Tuesday, June 19, 2012

Kind of a Big Deal

Serving the information needs of the patron: A discussion of metadata in librarianship

19/20 & 10/10
I got an "A." Maybe it's not that big of a deal in grad school, but don't burst my bubble!

Side-note: Librarians are the most sarcastic, pessimistic, patronizing group of people I have ever come to know. (Is that a stereotype? Yes, I believe it is.) Everyone complained about how boring class was & how boring cataloging was, but when it came time to present their words changed. Albeit, their tone did not. I started to get really tired of monotone This is very interesting statements.

Monday, June 18, 2012

Twilight: A Book Review

The Book

Title: Twilight
Author: Stephenie Meyer

I read this book a a challenge. One of the girls at youth group (High School) began raving about this book--mostly about this Edward guy--and insisted that I read it. I told her that I would read the entire saga if she would read one of my recommendations (a book on Christian living). She accepted the challenge and read my book (150 pages) three times over before I finished the first book of the saga (400+ pages). I am embarrassed that she beat me up in the reading category. There's no excuse, not even grad school. I have to read better.

Technical Merit

Meyer does a great job of getting into the head of her teenage girl. The angst is palpable and probably (obviously?) resonates well with a certain demographic. Unfortunately, I am not part of the teenage-girl-angst demographic, so I found it annoying personally (that was not an objective statement of fact, it was a personal evaluation). My only real technical gripe is that Meyer does not describe action very well. She prefers to tell you what happened rather than show you what is happening. There is a monumental difference between those two forms of storytelling. Generally, the more effective route is to show what is happening, so as to avoid sounding like a grocery list of activities.

Review

I have heard that Vampires are an afterthought in the series, that they are not necessary to drive the story. I actually disagree with that assessment. I think that the idea of a thriving relationship between the living and the undead is fascinating. Sure, I can see how Vampire purists can get up in arms about what was done to the mythology of Dracula's people, but I still feel that it is a valid topic. And yes, Meyer does use the Vampire powers to drive the story. Sometimes, however, it comes across as forced (It's all good, we're vampires. That's how we roll!)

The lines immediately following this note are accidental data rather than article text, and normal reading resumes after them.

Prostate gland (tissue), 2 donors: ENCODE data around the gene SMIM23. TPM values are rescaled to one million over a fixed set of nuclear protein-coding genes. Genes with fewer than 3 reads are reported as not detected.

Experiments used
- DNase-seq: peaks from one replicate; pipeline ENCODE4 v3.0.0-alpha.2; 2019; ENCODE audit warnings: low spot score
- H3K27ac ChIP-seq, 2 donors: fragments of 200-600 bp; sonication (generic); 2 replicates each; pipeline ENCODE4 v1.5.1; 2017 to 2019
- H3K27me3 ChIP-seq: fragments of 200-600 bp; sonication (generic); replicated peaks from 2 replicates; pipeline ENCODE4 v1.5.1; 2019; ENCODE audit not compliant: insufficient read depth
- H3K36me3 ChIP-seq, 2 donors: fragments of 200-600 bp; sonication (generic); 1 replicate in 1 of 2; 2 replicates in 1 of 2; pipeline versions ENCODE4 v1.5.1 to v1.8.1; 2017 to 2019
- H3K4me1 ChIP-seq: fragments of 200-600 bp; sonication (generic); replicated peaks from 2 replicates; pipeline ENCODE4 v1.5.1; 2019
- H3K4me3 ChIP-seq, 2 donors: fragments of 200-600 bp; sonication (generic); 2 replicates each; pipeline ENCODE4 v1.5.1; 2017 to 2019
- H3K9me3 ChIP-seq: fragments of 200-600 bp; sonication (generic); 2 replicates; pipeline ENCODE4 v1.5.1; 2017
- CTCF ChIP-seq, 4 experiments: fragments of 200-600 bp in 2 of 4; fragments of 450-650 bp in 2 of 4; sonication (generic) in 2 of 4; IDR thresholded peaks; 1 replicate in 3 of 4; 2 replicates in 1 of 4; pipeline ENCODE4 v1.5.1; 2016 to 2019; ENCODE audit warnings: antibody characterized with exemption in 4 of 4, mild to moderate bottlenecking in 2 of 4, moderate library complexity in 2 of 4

I have a problem with a few of the characters who were not developed as much as I'd like to have seen. Who is Charlie again? Why is he so important? Maybe I have to get into book 2 for that. Also, there's (comparatively) no action in this book. It's all about the girl's infatuation with the Edward the Vampire (He is like a Greek god chiseled out of marble after all). There are three action scenes; the car accident, getting lost while shopping & the ballet studio, they are mostly revealed in a convoluted after-the-fact manner (going back to technical merit). I don't even know what these guys look like when they bare their teeth other than really freaking scary (my paraphrase).

My Takeaway

Don't get me wrong, I kinda liked the storyline. Was it a perfectly written, timeless classic that needs to become summer reading for all 10th graders? No way. But given the right demographic, it can really resonate & open the floodgates of imagination. That's what fiction is all about, isn't it? I suppose I would give it 2.5 out of 5 stars based on the technical merit & my own personal engagement, but I can see why others might rate it higher.

Friday, June 15, 2012

Class in Tampa! Yay

Live, From the CIS Building

I presented on Metadata today. It was relatively painless & completely awkward. Oh well, that's how it goes!

We're learning about Main Entries & Added Entries & I can't seem to take my eyes off the subject matter, so I'm going to pay attention to class now...

Sunday, June 10, 2012

Most Taxing

I just did the most taxing thing of my graduate career. I wrote 2,000 words about metadata in 14 hours. It was as horrible as it sounds.

Friday, June 8, 2012

Never Underestimate MS Word

The Challenge

I finally passed a Word & Excel test for a "Librarian" position that I applied for at Baptist Hospital. I failed both tests on Monday & studied my booty off all week to pass it today. (I ended up only getting one question wrong on each test.)

I was not surprised that I failed Excel. I never use Excel. Excel intimidates me. Given that, I was encouraged that if I'd gotten one more question right, I would have passed the exam. What surprised me was Word.

I performed miserably on the Intermediate Word skills test. Given that I spent 4(+) years in a University & hold a degree in English (which = many research/argumentative papers), never received a grade lower than an A in High School English & spent 3 years working in the IT department of the same University, I was baffled that I did that poorly on the MS Word portion of the exam. I wasn't even close to passing.

I guess my takeaway from this experience is to never underestimate any undertaking. It's always good to review & continue learning because there is always somewhere you can improve.

A Side Note

On a side note, there was someone else in the room which made things a bit awkward. She was in the same position that I was on Monday, a failure. Hopefully she studies & passes soon!
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